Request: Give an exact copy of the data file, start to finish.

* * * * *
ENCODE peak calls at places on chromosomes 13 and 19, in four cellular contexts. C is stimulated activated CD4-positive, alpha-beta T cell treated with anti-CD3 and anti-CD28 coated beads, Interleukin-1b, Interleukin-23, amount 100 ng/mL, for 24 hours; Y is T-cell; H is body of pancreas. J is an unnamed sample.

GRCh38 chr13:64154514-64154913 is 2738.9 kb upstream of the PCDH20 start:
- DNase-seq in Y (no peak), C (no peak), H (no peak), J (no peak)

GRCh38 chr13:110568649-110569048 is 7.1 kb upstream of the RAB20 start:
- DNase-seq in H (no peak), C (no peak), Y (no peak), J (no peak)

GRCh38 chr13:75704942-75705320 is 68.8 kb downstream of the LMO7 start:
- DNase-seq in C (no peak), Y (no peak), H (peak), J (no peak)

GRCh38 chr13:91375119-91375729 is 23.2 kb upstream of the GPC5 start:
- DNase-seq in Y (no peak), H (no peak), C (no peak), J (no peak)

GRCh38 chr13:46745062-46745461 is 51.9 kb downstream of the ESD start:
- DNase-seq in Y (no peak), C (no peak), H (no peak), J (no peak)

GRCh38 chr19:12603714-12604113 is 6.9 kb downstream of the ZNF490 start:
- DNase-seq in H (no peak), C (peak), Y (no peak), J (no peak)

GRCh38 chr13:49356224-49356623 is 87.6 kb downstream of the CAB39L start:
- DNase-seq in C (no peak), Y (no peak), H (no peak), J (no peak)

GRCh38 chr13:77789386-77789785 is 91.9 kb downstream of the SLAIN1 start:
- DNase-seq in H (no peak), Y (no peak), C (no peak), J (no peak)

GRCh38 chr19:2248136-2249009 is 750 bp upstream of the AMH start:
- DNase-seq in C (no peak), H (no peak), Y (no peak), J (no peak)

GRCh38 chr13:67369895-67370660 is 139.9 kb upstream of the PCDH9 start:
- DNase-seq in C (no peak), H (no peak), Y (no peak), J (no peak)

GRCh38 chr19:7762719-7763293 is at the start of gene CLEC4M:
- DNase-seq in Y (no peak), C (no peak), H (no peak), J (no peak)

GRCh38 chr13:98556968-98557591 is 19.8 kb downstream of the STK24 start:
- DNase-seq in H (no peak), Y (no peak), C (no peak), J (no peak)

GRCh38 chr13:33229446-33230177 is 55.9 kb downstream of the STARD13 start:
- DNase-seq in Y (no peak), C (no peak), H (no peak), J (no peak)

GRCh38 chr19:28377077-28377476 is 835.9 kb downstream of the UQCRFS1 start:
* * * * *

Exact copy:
ENCODE peak calls at places on chromosomes 13 and 19, in four cellular contexts. C is stimulated activated CD4-positive, alpha-beta T cell treated with anti-CD3 and anti-CD28 coated beads, Interleukin-1b, Interleukin-23, amount 100 ng/mL, for 24 hours; Y is T-cell; H is body of pancreas. J is an unnamed sample.

GRCh38 chr13:64154514-64154913 is 2738.9 kb upstream of the PCDH20 start:
- DNase-seq in Y (no peak), C (no peak), H (no peak), J (no peak)

GRCh38 chr13:110568649-110569048 is 7.1 kb upstream of the RAB20 start:
- DNase-seq in H (no peak), C (no peak), Y (no peak), J (no peak)

GRCh38 chr13:75704942-75705320 is 68.8 kb downstream of the LMO7 start:
- DNase-seq in C (no peak), Y (no peak), H (peak), J (no peak)

GRCh38 chr13:91375119-91375729 is 23.2 kb upstream of the GPC5 start:
- DNase-seq in Y (no peak), H (no peak), C (no peak), J (no peak)

GRCh38 chr13:46745062-46745461 is 51.9 kb downstream of the ESD start:
- DNase-seq in Y (no peak), C (no peak), H (no peak), J (no peak)

GRCh38 chr19:12603714-12604113 is 6.9 kb downstream of the ZNF490 start:
- DNase-seq in H (no peak), C (peak), Y (no peak), J (no peak)

GRCh38 chr13:49356224-49356623 is 87.6 kb downstream of the CAB39L start:
- DNase-seq in C (no peak), Y (no peak), H (no peak), J (no peak)

GRCh38 chr13:77789386-77789785 is 91.9 kb downstream of the SLAIN1 start:
- DNase-seq in H (no peak), Y (no peak), C (no peak), J (no peak)

GRCh38 chr19:2248136-2249009 is 750 bp upstream of the AMH start:
- DNase-seq in C (no peak), H (no peak), Y (no peak), J (no peak)

GRCh38 chr13:67369895-67370660 is 139.9 kb upstream of the PCDH9 start:
- DNase-seq in C (no peak), H (no peak), Y (no peak), J (no peak)

GRCh38 chr19:7762719-7763293 is at the start of gene CLEC4M:
- DNase-seq in Y (no peak), C (no peak), H (no peak), J (no peak)

GRCh38 chr13:98556968-98557591 is 19.8 kb downstream of the STK24 start:
- DNase-seq in H (no peak), Y (no peak), C (no peak), J (no peak)

GRCh38 chr13:33229446-33230177 is 55.9 kb downstream of the STARD13 start:
- DNase-seq in Y (no peak), C (no peak), H (no peak), J (no peak)

GRCh38 chr19:28377077-28377476 is 835.9 kb downstream of the UQCRFS1 start: